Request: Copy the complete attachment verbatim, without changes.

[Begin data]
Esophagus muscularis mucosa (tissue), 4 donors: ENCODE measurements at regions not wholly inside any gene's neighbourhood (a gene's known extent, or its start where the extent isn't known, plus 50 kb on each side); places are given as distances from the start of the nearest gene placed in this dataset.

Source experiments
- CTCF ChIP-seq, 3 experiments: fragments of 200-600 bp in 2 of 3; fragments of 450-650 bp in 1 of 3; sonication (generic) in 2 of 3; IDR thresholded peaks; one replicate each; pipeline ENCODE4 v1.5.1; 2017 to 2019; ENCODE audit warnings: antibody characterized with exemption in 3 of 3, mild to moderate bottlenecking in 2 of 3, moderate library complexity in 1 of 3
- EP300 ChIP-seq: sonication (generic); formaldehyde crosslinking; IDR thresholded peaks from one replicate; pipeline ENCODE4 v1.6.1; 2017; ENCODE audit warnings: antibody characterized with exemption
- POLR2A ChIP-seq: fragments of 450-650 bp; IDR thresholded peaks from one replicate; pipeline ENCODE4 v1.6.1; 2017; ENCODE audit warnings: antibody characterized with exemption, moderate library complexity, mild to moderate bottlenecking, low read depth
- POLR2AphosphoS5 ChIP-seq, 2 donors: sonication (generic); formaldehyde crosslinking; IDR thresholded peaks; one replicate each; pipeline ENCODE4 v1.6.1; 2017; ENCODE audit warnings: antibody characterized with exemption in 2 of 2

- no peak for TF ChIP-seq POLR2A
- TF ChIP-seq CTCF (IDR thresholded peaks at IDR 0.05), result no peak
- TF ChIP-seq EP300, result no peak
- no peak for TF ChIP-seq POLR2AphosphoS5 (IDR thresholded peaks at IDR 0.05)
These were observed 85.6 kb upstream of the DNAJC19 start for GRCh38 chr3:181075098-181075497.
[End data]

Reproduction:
Esophagus muscularis mucosa (tissue), 4 donors: ENCODE measurements at regions not wholly inside any gene's neighbourhood (a gene's known extent, or its start where the extent isn't known, plus 50 kb on each side); places are given as distances from the start of the nearest gene placed in this dataset.

Source experiments
- CTCF ChIP-seq, 3 experiments: fragments of 200-600 bp in 2 of 3; fragments of 450-650 bp in 1 of 3; sonication (generic) in 2 of 3; IDR thresholded peaks; one replicate each; pipeline ENCODE4 v1.5.1; 2017 to 2019; ENCODE audit warnings: antibody characterized with exemption in 3 of 3, mild to moderate bottlenecking in 2 of 3, moderate library complexity in 1 of 3
- EP300 ChIP-seq: sonication (generic); formaldehyde crosslinking; IDR thresholded peaks from one replicate; pipeline ENCODE4 v1.6.1; 2017; ENCODE audit warnings: antibody characterized with exemption
- POLR2A ChIP-seq: fragments of 450-650 bp; IDR thresholded peaks from one replicate; pipeline ENCODE4 v1.6.1; 2017; ENCODE audit warnings: antibody characterized with exemption, moderate library complexity, mild to moderate bottlenecking, low read depth
- POLR2AphosphoS5 ChIP-seq, 2 donors: sonication (generic); formaldehyde crosslinking; IDR thresholded peaks; one replicate each; pipeline ENCODE4 v1.6.1; 2017; ENCODE audit warnings: antibody characterized with exemption in 2 of 2

- no peak for TF ChIP-seq POLR2A
- TF ChIP-seq CTCF (IDR thresholded peaks at IDR 0.05), result no peak
- TF ChIP-seq EP300, result no peak
- no peak for TF ChIP-seq POLR2AphosphoS5 (IDR thresholded peaks at IDR 0.05)
These were observed 85.6 kb upstream of the DNAJC19 start for GRCh38 chr3:181075098-181075497.